Alvaro Mayoral

University of Zaragoza, Caesaraugusta, Aragon, Spain

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Publications (77)306.81 Total impact

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    ABSTRACT: In this work we investigate the formation of PtAu monodisperse alloyed nanoparticles by ageing pure metallic Au and Pt small nanoparticles (sNPs), nanoparticle size <5 nm, under certain conditions. We demonstrate that those bimetallic entities can be obtained by controlling the size of the initial metallic sNPs separately prepared and by selecting their appropriate capping agents. The formation of this spontaneous phenomenon was studied using HR-STEM, EDS, ionic conductivity, UV-Vis spectroscopy and cyclic voltammetry. Depending on the type of capping agent used and the size of the initial Au sNPs, three different materials were obtained: (i) AuPt bimetallic sNPs showing a surface rich in Au atoms, (ii) segregated Au and Pt sNPs and (iii) a mixture of bimetallic nanoparticles as well as Pt sNPs and Au NPs. Surface segregation energies and the nature of the reaction environment are the driving forces to direct the distribution of atoms in the bimetallic sNPs. PtAu alloyed nanoparticles were obtained after 150 h of reaction at room temperature if a weak capping agent was used for the stabilization of the nanoparticles. It was also found that Au atoms diffuse towards Pt sNPs, producing a surface enriched in Au atoms. This study shows that even pure nanoparticles are prone to be modified by the surrounding nanoparticles to give rise to new nanomaterials if atomic diffusion is feasible.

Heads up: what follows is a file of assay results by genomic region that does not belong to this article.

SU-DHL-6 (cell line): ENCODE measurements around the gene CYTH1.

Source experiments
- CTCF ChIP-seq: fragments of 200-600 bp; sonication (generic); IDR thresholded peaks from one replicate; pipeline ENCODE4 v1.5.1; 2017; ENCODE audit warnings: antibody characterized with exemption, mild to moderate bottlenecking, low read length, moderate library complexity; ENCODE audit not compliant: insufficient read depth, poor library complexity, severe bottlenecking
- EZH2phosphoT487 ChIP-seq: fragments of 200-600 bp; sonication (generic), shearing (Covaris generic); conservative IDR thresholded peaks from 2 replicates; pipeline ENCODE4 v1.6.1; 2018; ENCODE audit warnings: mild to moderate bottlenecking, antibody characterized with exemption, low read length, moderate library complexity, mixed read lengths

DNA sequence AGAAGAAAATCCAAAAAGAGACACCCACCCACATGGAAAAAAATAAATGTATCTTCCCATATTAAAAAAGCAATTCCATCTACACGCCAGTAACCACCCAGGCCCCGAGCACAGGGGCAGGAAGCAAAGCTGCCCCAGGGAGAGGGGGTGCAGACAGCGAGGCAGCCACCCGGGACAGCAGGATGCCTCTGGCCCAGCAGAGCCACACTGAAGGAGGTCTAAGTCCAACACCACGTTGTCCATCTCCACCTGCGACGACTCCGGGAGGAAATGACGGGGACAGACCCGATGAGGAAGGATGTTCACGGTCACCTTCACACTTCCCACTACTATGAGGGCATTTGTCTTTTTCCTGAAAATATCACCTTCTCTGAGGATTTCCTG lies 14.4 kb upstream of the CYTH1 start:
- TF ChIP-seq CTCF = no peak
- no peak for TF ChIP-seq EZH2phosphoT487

Nanoscale 06/2015; 7(22):10152-10161. DOI:10.1039/c5nr01819f · 6.74 Impact Factor
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    ABSTRACT: Nano-hydrotalcite (nano-HT), particles have been supported on silica and tested for chromium(VI) retention through anion exchange mechanism. Ultra high resolution has been achieved in the structural characterization of the nano-hydrotalcite particles allowing identification of the Cr within few layers of the nanoparticles. Compared to a reference hydrotalcite (HT), in which the Cr(VI) retention takes place via memory effect, nano-HT/SiO2 exhibits better adsorption capacity, for 4 mg/L Cr(VI) solutions, even when the adsorption mechanism of the later is anion exchange. This higher adsorption capacity can be attributed to the considerable smaller size of the crystals, which would favor adsorption kinetics and would minimize possible hindrances between the layers of hydrotalcite. The adsorption behavior of nano-HT/SiO2 can be described by a Freundlich isotherm suggesting a non-uniform surface, which is consistent to their arrangement in nanocrystallites observed by TEM.